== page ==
On a cold night of the December of 1888, Vincent Van Gogh cut off his ear. It's perhaps the one fact the world knows about the artist — the man responsible for The Starry Night, a year later. What he saw in the sky for that work, he saw through indescribable pain. A year later, he was dead — from a self-inflicted bullet to the chest. A hundred and twenty eight years later, art teacher Bernadette Murphy found herself living near Arles — the very same city where Van Gogh lost his ear. Murphy was spending her days recovering from ill health and from a teaching job that wasn’t going anywhere. And as she roamed the streets, she allowed herself a question: ‘How much of his ear did Van Gogh cut off?’
Her answer lies several pages deep in her book, Van Gogh’s Ear: The True Story — perhaps the most definitive account of what happened that night. “All I can think is how much blood there must have been. He must have been in so much pain and I can only imagine the extent he had lost his mind to illness,” says Murphy, from Los Angeles. To track down reports and people, Murphy looked hard for traces of the incident from 1888. “I had bits and pieces of information that’s all. I decided to start afresh without any solid leads because I knew I was a nobody. I didn’t know many people in the art circles, I didn’t know people from the publishing world and to claim that I had proof, I needed very solid evidence.
“The newspapers then had reported the incident extensively and over the years, several theories had emerged to explain why he had done it. I looked at none of those and decided to chart my own course.” Through her research, Murphy collected information on over 15,000 people from Van Gogh’s time at Arles — everyone from his maid to the name of the first doctor who treated him after the ear-cutting. The city itself posed a hurdle because Arles was bombed to bits by the Allies during World War II. Nothing she saw in 2009 was from the 19th Century because much of it had undergone an extensive rebuilding programme.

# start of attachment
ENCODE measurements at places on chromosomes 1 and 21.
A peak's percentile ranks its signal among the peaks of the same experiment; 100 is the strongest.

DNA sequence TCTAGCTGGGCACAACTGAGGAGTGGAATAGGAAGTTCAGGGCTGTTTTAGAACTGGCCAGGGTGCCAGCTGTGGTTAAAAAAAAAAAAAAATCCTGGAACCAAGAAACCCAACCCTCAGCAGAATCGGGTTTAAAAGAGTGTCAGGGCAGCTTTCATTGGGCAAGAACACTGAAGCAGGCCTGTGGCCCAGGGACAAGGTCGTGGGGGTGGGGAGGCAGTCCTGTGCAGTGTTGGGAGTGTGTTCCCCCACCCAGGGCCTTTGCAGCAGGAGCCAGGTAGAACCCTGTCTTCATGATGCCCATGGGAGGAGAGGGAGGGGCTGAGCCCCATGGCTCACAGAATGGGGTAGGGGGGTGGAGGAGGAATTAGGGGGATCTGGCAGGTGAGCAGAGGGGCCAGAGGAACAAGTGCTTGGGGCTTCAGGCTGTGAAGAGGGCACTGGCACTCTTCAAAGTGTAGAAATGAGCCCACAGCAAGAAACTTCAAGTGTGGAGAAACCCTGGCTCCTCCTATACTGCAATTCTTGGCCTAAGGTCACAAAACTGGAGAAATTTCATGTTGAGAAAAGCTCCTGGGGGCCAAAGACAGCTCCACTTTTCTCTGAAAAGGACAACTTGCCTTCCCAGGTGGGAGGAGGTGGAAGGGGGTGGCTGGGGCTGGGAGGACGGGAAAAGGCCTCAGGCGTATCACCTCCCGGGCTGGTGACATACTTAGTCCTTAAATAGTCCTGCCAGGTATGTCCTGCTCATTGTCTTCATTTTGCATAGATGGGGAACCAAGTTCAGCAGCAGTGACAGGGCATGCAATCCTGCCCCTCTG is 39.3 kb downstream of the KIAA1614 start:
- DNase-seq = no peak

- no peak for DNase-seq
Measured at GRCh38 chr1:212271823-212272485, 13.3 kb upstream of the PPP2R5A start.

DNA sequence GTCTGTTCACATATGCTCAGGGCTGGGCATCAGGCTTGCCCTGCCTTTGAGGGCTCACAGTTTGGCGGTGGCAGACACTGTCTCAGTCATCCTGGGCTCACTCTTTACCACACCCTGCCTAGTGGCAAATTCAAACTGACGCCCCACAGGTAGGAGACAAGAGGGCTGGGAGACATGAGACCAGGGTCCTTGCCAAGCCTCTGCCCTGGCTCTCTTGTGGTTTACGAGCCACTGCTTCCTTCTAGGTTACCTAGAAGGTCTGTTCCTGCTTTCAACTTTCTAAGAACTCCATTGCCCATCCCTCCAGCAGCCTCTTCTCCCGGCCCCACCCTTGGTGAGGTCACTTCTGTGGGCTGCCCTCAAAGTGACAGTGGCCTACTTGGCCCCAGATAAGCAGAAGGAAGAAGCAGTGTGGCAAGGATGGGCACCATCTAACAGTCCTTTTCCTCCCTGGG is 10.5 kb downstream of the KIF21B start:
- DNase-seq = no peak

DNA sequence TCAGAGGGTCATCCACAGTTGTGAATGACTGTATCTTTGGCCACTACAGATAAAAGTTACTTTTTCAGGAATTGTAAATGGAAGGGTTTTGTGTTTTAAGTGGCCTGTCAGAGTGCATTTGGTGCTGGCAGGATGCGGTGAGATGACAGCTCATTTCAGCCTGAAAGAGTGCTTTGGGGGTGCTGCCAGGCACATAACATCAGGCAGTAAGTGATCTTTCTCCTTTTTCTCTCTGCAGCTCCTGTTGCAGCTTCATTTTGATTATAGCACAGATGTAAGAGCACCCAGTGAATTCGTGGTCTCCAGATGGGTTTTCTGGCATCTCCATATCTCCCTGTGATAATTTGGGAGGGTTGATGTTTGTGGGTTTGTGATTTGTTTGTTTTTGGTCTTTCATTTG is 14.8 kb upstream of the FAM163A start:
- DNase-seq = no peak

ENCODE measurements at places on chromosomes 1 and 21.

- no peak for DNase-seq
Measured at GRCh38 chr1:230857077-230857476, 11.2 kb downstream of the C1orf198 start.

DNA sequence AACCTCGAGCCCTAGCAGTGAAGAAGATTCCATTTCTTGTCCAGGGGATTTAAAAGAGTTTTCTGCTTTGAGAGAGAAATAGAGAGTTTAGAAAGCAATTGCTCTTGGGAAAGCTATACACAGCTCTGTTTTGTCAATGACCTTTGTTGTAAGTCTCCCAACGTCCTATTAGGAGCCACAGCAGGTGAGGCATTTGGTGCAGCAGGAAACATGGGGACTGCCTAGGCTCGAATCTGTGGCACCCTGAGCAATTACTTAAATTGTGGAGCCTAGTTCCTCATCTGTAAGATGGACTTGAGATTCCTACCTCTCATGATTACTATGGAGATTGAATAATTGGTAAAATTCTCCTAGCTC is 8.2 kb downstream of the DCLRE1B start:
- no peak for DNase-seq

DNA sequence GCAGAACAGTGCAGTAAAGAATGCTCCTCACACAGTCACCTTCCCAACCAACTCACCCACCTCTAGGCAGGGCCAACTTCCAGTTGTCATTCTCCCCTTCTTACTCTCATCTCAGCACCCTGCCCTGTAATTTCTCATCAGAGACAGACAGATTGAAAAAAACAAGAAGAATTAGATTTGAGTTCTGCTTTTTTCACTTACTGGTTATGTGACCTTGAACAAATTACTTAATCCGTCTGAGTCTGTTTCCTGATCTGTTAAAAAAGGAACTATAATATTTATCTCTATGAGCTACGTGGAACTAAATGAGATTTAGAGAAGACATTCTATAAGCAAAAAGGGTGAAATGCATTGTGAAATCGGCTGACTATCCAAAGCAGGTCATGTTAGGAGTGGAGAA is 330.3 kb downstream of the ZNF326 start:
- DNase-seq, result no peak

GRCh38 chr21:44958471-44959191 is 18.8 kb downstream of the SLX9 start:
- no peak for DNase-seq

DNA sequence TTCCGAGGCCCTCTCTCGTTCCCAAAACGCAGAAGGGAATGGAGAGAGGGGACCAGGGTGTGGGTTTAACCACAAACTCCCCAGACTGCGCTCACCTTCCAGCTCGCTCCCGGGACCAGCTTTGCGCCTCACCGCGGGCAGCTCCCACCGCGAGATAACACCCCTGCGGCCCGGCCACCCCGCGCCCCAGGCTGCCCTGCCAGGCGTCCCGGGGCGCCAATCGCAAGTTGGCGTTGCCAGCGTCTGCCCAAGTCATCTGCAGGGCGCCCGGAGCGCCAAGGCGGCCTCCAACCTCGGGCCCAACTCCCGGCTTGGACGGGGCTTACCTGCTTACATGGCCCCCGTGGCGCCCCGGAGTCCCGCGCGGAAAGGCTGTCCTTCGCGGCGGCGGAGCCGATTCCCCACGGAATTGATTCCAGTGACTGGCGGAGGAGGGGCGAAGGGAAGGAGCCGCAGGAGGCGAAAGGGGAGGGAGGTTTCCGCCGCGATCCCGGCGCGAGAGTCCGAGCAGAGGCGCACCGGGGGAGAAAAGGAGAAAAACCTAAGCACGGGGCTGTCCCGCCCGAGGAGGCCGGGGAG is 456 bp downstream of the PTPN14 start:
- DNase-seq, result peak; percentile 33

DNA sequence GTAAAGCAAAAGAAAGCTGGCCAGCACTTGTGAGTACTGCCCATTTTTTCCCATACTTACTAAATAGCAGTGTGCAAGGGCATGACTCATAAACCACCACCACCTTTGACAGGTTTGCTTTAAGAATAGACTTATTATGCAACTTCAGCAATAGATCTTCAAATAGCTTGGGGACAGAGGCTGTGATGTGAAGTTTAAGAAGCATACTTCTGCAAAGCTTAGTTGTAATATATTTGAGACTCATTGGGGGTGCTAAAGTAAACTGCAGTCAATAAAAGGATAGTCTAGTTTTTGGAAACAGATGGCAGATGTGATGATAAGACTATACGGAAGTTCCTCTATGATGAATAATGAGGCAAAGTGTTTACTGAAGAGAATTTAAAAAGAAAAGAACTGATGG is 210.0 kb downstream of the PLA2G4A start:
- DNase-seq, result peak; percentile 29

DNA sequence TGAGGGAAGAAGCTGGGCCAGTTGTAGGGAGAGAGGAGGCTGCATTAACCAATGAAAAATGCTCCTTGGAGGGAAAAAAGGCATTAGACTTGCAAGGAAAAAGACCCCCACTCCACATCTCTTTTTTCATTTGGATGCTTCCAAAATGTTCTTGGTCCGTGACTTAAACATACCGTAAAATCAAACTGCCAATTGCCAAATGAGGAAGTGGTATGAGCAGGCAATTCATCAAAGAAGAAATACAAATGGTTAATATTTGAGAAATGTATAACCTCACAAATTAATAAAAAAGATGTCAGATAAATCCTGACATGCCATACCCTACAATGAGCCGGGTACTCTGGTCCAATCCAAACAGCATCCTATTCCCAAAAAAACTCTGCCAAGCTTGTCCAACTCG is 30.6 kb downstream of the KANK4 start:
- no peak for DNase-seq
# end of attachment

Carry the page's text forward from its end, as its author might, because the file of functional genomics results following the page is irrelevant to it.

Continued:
She had to go through old maps of the city, thousands of documents, interviews, photos before discovering an old, withering parchment that had a diagram detailing Van Gogh’s injury. The drawing, by Dr Felix Ray, was discovered within an archive in the United States — 7,000 km away. “It was the evidence I had been waiting for. He had chopped off his entire ear. Could you imagine the pain he must have suffered? It wasn’t the lobe or some small part from the top — it was the full ear,” adds Murphy.
What happened next was even more confounding. Historians claim the troubled artist had then handed the ear over to a prostitute from a nearby brothel. But Murphy’s book claims that wasn’t the case. “She was, in fact, just a maid working to pay off medical bills from a dog-bite treatment. He just came up to her and handed her the gruesome packet. Nineteenth Century Europe was not really a great place for a young girl and it must have been terrifying for her when Van Gogh ‘presented’ her a body part.”
In her interview to DC, Murphy adds that Van Gogh was convinced his ear would somehow “help her”. “I’m not a medical expert but there were traces of the Saviour Complex in him. He wanted to genuinely help people and would go beyond what was normal. Perhaps, it was the way he was brought up, perhaps religion had a role. He had always wanted to become a pastor. Or perhaps, it was just his shattered mind.”
Murphy's book is not a biography. It’s an investigation into one of history’s strangest incidents. In an insane move, a man who himself was circling the drain, had given off an ear to a girl he believed would be “cured” by it. And it took 128 years for us to know that about Van Gogh. “I do hope my book sheds more light into Van Gogh’s life. He drew many of his paintings and wrote many of those wonderful letters while suffering from the full onslaught of an illness that left him very confused, and sad,” says Murphy.